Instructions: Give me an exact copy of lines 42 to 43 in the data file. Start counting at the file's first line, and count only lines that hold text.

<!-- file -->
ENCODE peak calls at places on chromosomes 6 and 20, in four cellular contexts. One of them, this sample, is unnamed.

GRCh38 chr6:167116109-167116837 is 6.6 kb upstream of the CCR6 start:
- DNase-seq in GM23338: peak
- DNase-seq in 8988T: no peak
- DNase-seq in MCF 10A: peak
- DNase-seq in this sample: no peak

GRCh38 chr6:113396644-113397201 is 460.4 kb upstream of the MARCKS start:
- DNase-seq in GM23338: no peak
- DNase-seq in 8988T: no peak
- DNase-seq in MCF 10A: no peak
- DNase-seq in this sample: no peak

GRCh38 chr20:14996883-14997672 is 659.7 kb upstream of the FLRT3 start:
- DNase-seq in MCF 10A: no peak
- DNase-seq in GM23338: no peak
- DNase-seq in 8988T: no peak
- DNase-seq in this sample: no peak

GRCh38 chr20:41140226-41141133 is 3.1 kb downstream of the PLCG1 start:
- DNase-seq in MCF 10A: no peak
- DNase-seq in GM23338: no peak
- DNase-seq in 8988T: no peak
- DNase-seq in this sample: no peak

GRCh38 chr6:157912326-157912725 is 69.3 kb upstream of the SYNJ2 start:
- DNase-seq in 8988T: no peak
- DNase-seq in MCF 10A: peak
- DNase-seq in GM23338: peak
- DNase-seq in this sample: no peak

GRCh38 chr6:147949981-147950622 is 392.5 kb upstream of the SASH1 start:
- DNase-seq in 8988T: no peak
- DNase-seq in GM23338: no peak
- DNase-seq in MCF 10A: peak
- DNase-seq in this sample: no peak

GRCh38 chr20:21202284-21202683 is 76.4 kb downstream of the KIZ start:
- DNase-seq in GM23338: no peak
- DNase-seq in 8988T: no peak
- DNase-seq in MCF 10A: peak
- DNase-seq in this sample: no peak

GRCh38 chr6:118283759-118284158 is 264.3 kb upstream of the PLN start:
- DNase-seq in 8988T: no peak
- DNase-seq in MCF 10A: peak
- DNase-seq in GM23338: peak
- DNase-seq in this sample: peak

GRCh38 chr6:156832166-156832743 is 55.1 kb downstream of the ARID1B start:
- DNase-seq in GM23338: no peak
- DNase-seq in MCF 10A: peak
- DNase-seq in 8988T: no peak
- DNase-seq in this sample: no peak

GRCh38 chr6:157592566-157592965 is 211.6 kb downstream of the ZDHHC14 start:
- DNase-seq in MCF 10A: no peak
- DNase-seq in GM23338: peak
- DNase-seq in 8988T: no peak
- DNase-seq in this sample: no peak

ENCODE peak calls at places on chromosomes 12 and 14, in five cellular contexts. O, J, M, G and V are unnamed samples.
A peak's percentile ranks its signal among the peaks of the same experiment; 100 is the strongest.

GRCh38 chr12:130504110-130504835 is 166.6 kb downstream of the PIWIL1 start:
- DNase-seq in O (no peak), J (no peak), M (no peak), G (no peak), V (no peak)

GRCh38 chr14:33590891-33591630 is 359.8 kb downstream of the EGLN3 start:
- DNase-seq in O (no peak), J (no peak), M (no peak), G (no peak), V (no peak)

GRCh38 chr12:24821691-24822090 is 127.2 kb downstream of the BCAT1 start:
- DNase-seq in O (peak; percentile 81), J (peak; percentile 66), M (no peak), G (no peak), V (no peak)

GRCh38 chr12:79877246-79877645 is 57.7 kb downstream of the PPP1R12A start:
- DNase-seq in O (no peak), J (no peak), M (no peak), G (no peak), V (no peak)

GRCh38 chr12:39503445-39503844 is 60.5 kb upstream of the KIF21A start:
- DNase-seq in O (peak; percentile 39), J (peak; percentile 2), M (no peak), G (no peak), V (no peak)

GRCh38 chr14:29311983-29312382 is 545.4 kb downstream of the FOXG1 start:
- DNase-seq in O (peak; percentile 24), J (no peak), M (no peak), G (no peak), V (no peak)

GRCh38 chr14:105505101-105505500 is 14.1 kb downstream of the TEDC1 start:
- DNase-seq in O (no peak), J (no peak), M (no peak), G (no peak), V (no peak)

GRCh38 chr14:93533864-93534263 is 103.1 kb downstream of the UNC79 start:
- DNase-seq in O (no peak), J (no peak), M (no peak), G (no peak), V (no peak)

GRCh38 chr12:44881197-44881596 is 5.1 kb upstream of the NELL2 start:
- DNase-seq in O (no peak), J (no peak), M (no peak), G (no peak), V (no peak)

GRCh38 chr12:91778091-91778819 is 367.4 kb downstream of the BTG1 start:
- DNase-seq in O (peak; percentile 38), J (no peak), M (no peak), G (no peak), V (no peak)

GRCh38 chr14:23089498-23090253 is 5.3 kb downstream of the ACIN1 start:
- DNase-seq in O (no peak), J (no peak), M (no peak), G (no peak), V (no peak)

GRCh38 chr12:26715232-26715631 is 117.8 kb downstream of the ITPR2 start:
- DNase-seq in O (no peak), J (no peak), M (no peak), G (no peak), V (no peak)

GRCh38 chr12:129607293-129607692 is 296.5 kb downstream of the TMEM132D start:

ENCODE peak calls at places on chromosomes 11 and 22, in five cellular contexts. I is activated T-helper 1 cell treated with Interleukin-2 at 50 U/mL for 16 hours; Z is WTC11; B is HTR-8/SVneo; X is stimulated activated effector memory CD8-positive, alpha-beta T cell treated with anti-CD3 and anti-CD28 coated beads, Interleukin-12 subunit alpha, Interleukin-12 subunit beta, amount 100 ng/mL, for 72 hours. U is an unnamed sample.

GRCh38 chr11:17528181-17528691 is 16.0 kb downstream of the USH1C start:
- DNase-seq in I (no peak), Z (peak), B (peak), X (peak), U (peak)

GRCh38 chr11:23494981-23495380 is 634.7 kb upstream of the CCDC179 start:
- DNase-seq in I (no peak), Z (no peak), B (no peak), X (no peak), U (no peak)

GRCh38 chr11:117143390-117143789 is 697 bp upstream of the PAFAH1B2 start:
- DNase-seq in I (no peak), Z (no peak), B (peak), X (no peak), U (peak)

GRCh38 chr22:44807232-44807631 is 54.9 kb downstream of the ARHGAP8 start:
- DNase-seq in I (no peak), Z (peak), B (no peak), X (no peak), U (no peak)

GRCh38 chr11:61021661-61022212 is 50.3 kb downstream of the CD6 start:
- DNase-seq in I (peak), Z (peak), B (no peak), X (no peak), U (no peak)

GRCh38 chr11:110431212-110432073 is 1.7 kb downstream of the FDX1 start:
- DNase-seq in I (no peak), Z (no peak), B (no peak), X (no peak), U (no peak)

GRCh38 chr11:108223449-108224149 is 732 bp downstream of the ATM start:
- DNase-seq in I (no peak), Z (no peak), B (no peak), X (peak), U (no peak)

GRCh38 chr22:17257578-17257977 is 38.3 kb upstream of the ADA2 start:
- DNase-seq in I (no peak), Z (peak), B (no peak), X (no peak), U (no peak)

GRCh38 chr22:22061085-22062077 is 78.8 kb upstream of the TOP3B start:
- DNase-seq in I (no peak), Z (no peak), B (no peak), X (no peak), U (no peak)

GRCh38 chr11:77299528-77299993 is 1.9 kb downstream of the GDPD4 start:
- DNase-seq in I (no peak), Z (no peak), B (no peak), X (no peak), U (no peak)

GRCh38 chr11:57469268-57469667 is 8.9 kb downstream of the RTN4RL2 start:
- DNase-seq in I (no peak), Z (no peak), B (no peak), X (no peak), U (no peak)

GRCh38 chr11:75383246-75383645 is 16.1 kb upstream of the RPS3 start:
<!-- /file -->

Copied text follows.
GRCh38 chr6:156832166-156832743 is 55.1 kb downstream of the ARID1B start:
- DNase-seq in GM23338: no peak